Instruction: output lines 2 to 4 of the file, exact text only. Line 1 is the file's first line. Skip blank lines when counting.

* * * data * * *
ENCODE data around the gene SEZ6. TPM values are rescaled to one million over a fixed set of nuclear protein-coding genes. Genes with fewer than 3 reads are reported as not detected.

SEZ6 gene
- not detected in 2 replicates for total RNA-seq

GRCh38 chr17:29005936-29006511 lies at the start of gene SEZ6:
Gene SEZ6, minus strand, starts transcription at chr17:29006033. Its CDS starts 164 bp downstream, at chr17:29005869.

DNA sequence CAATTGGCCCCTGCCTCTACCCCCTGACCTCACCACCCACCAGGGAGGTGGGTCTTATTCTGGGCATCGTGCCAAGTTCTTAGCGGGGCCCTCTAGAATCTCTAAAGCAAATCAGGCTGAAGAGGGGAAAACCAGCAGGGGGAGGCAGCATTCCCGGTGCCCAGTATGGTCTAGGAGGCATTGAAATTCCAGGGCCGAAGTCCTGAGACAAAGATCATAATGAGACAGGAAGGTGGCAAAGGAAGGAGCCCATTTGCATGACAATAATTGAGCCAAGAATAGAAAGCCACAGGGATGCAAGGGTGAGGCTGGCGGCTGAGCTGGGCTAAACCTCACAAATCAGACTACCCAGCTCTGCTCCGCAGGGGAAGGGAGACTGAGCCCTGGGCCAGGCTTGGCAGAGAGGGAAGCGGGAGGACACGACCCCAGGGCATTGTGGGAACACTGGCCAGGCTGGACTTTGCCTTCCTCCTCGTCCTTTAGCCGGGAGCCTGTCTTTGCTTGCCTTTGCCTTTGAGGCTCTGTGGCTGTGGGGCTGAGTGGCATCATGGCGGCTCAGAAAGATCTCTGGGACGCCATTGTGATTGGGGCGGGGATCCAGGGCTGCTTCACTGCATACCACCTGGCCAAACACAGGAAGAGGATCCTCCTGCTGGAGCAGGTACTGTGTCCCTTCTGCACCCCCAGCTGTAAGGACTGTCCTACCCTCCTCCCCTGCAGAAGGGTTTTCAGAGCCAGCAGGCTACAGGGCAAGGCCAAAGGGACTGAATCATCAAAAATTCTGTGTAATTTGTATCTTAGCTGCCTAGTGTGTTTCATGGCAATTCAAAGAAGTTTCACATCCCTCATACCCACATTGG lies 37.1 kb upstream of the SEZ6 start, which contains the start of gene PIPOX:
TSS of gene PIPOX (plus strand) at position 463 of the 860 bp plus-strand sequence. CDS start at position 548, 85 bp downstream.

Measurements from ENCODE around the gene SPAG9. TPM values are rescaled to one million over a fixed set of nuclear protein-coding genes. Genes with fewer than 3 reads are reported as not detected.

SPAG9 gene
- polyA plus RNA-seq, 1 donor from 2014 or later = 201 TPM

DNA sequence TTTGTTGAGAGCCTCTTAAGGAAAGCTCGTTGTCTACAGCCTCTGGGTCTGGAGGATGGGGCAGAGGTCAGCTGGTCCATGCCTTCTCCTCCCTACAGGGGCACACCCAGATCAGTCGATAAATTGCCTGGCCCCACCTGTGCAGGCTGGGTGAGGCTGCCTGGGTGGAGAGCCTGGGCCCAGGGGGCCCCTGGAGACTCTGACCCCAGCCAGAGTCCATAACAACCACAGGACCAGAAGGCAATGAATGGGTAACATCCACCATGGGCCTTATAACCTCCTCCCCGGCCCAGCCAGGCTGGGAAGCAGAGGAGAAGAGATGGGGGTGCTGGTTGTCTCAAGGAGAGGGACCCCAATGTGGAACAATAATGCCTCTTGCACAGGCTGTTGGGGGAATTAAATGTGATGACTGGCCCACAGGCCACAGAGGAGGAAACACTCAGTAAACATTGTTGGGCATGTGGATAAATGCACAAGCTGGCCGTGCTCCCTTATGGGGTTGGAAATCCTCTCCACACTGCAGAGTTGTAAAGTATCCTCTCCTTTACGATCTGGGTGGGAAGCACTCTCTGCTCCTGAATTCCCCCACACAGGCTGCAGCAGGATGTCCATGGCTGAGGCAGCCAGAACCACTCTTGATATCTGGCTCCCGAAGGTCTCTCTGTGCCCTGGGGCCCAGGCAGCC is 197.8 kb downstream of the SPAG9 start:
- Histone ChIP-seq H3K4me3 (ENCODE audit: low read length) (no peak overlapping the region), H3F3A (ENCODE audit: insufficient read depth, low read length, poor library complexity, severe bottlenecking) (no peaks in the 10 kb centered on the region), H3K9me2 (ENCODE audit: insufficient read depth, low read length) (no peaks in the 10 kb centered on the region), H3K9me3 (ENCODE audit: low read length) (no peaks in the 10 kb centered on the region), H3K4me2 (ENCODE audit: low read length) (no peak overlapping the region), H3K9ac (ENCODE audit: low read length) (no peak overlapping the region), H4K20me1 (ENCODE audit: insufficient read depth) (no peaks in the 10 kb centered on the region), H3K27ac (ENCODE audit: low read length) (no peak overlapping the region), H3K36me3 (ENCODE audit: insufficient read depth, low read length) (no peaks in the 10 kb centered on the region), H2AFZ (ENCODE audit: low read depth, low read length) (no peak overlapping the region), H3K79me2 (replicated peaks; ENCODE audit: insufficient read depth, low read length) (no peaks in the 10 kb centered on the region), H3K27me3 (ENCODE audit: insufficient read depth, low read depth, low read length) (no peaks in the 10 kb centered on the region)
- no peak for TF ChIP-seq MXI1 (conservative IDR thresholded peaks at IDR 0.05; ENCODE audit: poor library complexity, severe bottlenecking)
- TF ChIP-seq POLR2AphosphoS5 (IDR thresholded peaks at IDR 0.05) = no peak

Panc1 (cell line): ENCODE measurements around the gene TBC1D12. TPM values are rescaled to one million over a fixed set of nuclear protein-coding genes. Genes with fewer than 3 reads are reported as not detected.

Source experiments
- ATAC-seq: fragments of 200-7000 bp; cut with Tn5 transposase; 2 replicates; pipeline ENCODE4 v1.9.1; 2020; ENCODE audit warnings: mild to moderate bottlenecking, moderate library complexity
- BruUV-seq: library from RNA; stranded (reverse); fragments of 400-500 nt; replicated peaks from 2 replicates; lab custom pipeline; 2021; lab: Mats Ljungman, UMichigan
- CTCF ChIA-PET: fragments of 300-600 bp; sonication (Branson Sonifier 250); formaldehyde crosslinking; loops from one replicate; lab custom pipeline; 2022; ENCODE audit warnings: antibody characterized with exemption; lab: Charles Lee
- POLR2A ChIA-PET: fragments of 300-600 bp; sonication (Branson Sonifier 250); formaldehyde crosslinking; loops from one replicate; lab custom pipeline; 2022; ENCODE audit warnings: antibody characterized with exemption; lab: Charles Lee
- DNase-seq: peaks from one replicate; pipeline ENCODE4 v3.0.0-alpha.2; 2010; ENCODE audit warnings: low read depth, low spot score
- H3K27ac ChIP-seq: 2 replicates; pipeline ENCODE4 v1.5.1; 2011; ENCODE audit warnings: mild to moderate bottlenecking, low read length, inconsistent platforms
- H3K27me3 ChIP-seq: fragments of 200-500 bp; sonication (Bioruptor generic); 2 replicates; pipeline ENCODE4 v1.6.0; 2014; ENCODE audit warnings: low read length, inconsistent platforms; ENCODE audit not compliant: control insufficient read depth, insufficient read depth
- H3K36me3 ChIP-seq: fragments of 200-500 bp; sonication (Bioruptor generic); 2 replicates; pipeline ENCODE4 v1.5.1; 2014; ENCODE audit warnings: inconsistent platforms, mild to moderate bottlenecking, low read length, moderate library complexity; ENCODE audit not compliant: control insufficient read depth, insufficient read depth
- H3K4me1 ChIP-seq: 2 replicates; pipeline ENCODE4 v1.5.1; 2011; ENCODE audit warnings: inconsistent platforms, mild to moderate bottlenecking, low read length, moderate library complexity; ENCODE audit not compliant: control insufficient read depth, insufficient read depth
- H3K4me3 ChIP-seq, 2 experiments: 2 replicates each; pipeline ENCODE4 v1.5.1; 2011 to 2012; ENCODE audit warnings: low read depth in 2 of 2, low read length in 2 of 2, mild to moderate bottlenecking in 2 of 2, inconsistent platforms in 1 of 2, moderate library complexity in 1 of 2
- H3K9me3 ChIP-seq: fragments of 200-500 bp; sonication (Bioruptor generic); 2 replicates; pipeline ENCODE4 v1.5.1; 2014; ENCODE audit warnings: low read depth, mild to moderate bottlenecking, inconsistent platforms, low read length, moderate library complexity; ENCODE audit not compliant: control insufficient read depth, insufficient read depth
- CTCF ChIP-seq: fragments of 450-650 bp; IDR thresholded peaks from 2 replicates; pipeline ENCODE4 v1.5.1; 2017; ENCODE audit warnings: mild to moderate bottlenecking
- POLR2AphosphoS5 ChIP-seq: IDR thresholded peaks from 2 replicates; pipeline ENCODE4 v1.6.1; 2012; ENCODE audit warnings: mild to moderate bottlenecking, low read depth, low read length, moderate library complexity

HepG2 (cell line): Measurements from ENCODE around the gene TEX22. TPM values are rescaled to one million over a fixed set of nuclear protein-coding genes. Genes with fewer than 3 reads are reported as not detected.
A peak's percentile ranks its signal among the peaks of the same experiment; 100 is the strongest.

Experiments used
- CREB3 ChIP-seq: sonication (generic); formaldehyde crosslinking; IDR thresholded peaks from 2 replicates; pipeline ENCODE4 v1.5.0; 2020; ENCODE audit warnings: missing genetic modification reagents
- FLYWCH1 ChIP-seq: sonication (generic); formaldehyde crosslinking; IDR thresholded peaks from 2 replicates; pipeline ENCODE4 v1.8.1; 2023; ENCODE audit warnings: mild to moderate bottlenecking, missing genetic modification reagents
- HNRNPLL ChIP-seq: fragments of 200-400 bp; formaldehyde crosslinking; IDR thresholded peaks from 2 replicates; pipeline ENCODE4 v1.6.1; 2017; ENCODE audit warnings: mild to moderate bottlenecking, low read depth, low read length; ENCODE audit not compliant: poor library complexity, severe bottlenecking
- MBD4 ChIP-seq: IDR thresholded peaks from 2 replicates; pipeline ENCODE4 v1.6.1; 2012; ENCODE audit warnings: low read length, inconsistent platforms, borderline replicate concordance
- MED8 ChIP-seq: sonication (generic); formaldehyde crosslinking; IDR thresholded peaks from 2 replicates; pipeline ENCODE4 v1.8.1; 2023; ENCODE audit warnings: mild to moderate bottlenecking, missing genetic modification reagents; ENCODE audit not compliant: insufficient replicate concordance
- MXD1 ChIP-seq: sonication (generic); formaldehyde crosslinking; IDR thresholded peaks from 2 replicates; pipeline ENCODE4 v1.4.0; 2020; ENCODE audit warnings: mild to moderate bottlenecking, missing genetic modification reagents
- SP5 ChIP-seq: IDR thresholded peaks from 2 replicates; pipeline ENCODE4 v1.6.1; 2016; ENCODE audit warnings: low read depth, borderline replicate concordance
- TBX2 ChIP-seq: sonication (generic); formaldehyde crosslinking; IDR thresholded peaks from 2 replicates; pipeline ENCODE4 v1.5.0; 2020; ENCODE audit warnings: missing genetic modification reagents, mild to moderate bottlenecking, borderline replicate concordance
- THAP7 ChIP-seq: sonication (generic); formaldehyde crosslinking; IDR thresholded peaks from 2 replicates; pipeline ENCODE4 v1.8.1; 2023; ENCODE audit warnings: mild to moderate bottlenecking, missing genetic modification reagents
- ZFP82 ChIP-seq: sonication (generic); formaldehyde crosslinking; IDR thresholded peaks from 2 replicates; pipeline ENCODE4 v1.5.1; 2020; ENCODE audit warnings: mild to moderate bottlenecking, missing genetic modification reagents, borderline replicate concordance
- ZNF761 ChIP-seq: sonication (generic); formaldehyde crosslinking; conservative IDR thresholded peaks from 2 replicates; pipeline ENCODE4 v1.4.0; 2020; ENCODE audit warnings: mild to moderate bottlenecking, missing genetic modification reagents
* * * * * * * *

SEZ6 gene
- not detected in 2 replicates for total RNA-seq

GRCh38 chr17:29005936-29006511 lies at the start of gene SEZ6: